Knowledge for Development
PART ONE NARROWING KNOWLEDGE GAPS
1 The Power and Reach of Knowledge
2 Acquiring Knowledge
3 Absorbing Knowledge
4 Communicating Knowledge
PART TWO ADDRESSING INFORMATION PROBLEMS
5 Information, Institutions, and Incentives
6 Processing the Economy's Financial Information
7 Increasing Our Knowledge of the Environment
8 Addressing Information Problems That Hurt the Poor
PART THREE POLICY PRIORITIES
9 What Can International Institutions Do?
10 What Should Governments Do?
Appendix: International Statistics on Knowledge
SELECTED WORLD DEVELOPMENT INDICATORS
1.1 Institutional innovations to diffuse health knowledge in Costa Rica
1.2 Knowledge in the East Asian miracle-an ongoing debate
1.3 Growing faster with knowledge.
2.1 ISO 9000: Signaling quality and improving productivity.
2.2 How to attract technical knowledge through trade and foreign investment-and how not to
2.3 Korea: The success of a strong interventionist state
2.4 TRIPs in a nutshell
2.5 IPRs, investment, and technology transfer.
2.6 Providing local compensation when bioprospecting strikes gold
2.7 Changing the way Brazil does research
2.8 Building a better bean: How women farmers in Colombia and Rwanda outdid the researches
2.9 Why better biomass stoves sold in Rwanda
3.1 Raising the potential for children to learn
3.2 Mathematics, science, and engineering studies may spur growth
3.3 Korea's heavy investment in human capital
3.4 Grading the teachers: Varying perceptions of school quality in Vietnam
3.5 From providing training to providing information
3.6 Income-contingent loans for tertiary education in Australia and New Zealand
3.7 The African Virtual University
4.1 From the transistor to the integrated digital network
4.2 How information technology helped control river blindness
4.3 How Singapore became the world's most efficient port
4.4 Teleconferencing to raise awareness of the year 2000 problem
4.5 Telecommunications liberalization receives a global push.
4.6 Pressure to reform accounting rates for international calls
4.7 Competition before privatization in Ghana's telecommunications services
5.1 Addressing information failures in India's milk market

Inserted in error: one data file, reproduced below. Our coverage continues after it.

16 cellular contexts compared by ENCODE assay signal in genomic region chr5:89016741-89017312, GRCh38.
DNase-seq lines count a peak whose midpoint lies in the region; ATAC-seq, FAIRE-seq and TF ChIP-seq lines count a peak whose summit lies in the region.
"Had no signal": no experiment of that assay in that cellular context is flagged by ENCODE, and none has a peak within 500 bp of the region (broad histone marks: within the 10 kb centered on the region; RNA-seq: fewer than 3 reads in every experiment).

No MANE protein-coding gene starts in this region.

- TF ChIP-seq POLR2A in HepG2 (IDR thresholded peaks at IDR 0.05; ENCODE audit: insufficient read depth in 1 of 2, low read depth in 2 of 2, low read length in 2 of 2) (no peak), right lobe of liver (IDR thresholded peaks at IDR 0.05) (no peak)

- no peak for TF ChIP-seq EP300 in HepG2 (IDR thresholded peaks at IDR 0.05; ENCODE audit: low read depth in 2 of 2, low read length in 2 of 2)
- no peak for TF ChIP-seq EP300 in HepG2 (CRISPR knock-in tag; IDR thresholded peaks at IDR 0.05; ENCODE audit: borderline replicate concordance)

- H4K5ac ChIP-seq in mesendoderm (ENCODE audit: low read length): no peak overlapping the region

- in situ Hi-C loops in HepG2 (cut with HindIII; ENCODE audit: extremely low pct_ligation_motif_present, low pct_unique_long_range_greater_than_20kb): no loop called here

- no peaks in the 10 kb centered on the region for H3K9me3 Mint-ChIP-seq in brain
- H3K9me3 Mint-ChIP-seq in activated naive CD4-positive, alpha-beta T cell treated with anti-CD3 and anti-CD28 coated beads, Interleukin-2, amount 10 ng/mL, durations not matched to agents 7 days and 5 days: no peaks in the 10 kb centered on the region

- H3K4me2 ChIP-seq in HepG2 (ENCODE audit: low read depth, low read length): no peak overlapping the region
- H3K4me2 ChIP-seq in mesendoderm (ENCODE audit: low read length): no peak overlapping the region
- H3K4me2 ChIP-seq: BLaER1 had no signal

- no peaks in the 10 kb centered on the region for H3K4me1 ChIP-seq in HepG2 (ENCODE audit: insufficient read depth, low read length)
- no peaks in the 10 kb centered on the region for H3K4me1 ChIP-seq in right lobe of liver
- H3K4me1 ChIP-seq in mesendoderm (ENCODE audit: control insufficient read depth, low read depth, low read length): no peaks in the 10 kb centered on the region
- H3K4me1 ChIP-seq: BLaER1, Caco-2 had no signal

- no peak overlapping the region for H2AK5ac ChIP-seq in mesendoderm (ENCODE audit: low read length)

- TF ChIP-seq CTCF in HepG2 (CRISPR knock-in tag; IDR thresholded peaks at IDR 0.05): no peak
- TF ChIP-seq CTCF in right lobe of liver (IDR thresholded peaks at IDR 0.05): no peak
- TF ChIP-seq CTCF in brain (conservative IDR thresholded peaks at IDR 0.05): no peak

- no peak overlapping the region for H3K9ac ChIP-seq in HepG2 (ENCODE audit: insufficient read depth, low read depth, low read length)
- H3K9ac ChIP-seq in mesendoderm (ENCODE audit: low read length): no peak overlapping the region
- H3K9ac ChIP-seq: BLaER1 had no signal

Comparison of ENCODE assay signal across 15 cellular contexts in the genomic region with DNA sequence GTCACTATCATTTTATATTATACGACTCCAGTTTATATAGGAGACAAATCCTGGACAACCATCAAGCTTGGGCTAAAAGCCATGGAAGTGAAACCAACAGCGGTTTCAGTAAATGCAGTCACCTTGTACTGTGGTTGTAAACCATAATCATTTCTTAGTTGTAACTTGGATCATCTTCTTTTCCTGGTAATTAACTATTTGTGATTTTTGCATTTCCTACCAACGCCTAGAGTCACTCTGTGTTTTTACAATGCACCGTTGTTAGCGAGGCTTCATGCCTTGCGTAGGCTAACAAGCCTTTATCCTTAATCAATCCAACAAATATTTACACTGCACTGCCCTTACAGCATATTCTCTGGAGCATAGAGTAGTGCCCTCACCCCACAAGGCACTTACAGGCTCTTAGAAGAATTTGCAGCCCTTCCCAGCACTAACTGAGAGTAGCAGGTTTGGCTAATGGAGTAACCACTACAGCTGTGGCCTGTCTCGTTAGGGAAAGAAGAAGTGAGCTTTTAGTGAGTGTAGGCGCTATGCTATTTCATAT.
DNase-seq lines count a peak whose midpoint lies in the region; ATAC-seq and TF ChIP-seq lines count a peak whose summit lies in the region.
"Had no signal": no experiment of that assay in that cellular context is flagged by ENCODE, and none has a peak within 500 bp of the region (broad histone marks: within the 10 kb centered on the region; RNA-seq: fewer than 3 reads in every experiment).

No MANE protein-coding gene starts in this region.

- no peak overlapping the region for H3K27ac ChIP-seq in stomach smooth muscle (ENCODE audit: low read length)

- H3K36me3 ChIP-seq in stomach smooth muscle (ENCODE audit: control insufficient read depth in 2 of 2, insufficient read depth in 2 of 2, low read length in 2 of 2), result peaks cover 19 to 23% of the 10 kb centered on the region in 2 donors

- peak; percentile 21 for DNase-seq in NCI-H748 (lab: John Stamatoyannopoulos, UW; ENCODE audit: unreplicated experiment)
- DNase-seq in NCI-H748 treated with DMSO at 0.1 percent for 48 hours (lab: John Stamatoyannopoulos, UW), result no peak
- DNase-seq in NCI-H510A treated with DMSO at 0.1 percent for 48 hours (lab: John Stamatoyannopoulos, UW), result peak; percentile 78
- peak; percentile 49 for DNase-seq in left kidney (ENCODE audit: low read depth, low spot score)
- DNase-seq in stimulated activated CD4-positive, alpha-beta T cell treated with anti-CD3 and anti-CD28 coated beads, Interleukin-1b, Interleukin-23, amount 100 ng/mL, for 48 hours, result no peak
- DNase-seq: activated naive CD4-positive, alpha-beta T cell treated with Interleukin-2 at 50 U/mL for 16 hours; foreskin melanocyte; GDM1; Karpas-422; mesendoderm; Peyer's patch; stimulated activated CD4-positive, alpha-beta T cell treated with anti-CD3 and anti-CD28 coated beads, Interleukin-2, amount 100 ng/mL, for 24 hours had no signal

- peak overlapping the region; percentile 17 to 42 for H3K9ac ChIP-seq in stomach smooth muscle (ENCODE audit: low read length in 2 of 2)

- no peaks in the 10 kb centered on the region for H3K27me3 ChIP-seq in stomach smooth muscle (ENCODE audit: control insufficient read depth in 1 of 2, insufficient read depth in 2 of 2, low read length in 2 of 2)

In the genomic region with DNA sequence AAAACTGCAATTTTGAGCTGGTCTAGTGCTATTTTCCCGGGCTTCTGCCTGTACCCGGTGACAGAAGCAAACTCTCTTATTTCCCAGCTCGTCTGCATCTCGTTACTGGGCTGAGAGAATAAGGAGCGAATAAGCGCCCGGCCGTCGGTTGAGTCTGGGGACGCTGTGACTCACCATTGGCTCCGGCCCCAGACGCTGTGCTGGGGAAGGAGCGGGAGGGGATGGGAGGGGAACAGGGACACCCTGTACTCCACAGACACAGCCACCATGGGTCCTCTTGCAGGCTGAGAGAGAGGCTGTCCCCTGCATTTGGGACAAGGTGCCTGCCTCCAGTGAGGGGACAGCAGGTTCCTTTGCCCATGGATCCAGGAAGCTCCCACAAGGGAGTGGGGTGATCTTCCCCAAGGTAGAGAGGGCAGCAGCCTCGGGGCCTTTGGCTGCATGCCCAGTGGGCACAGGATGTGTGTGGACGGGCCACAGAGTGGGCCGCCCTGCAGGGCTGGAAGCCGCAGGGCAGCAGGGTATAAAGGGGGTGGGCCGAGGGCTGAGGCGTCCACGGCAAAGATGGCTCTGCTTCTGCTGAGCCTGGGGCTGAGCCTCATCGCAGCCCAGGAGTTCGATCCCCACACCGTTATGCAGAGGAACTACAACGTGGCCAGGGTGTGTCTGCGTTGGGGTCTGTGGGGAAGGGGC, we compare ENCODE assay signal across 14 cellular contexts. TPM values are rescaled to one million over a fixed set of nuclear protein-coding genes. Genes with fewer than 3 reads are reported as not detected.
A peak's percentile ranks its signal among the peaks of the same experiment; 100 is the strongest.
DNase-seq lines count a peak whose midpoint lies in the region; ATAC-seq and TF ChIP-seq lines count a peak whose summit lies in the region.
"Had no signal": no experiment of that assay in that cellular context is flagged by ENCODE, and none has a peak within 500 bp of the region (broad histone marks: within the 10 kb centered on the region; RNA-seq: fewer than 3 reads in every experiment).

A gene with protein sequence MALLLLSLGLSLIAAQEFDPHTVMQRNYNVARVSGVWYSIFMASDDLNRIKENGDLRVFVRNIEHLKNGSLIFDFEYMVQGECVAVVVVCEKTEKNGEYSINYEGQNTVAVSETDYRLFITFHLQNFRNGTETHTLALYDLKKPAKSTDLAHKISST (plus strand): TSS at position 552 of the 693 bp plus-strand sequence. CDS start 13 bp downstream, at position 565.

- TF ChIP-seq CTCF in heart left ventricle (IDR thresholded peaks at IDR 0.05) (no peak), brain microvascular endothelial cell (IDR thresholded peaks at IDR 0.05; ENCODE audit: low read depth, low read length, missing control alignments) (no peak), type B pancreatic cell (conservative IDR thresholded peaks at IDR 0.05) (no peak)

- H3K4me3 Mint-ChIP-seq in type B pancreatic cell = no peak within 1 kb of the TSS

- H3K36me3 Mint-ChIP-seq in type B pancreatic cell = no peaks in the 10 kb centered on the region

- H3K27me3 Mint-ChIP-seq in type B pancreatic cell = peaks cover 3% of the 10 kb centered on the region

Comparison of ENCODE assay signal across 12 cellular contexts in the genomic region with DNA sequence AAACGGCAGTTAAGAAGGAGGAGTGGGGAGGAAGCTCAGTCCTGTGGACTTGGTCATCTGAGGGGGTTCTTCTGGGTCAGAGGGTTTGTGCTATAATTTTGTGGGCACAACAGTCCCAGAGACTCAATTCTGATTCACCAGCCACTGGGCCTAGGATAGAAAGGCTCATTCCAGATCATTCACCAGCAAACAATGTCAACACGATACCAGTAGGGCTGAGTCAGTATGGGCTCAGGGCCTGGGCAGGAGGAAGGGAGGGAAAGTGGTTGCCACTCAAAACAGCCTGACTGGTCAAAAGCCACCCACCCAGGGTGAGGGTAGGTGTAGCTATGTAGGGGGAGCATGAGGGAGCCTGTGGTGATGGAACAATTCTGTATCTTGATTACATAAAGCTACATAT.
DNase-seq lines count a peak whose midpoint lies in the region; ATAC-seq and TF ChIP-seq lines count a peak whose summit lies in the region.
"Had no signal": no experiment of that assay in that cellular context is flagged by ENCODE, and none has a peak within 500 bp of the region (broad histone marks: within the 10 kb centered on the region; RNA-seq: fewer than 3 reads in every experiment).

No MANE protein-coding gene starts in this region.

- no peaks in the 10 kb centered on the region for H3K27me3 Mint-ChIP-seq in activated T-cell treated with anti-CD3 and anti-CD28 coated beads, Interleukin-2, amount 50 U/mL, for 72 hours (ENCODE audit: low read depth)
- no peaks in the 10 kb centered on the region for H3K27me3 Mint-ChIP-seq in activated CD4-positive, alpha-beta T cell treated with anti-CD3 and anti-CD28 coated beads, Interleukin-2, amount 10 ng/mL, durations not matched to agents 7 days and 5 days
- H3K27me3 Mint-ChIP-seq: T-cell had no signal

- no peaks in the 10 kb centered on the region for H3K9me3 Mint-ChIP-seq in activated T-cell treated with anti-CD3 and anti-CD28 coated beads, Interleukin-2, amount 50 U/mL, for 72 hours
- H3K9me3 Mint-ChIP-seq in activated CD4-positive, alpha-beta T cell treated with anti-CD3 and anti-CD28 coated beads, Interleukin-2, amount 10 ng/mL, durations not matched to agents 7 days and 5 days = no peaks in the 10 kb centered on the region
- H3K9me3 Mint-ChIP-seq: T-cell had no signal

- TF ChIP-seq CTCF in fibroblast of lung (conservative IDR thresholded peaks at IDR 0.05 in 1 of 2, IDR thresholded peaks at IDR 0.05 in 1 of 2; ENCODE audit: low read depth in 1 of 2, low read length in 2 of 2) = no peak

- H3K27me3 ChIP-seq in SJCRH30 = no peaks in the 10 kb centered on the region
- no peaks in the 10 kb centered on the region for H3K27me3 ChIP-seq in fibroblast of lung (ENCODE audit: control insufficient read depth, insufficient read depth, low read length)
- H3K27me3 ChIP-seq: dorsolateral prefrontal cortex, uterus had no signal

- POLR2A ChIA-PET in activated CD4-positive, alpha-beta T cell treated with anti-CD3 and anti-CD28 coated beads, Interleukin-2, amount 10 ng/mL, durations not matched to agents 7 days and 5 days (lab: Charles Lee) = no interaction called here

5.2 The credit market in Chambar, Pakistan.
5.3 Is sharecropping associated with lower yields?
6.1Technology eases credit decisions
6.2 Value-at-risk: An approach to risk assessment
6.3 Trading without banks: Money surrogates in the Russian Federation
6.4 Shareholders' rights and enterprise efficiency in the Czech privatization
6.5 Deposit insurance and risk taking.
6.6 Better bank regulation in Argentina
7.1 The slow evolution of knowledge about climate change
7.2 Uncertainty, irreversibiliry, and the value of information
7.3 Public information for pollution control in Indonesia
7.4 Integrated pest management in Indonesia
7.5 Strengthening environmental management to boost performance.
7.6 Building on local knowledge to monitor and understand deforestation
7.7 Creating markets: The U.S. sulfur dioxide permit trading program n
7.8 Information and pollution control incentives from capital markets.n
7.9 Information, community pressure, and adoption of clean technology in Ciudad Juarez, Mexico
7.10 Education and the mass media: A powerful combination
8.2 Trust and health services in Brazil's Cead State
8.3 Why are poor farmers slow to adopt new technologies?
8.4 Mutual insurance.
8.5 Addressing information problems to provide credit to the poor in southern India.
8.6 Delivering pensions to the poor in South Africa
9.1 Plow ahead or prune back? The challenges facing the CGIAR
9.2 Can contingent lending spur efforts toward an AIDS vaccine?
9.3 Knowledge and institutions for managing the environment
9.4 Maintaining roads by building institutions in Africa
9.5 The African Economic Research Consortium: A successful experiment in capacity building
9.6 Bilateral-multilateral cooperation to promote global knowledge sharing
9.7 Knowledge management at the World Bank
9.8 Sharing knowledge at One World Online
9.9 Knowledge partnerships for the environment
NOTLARISBN: 0-19-521118-9 pbk.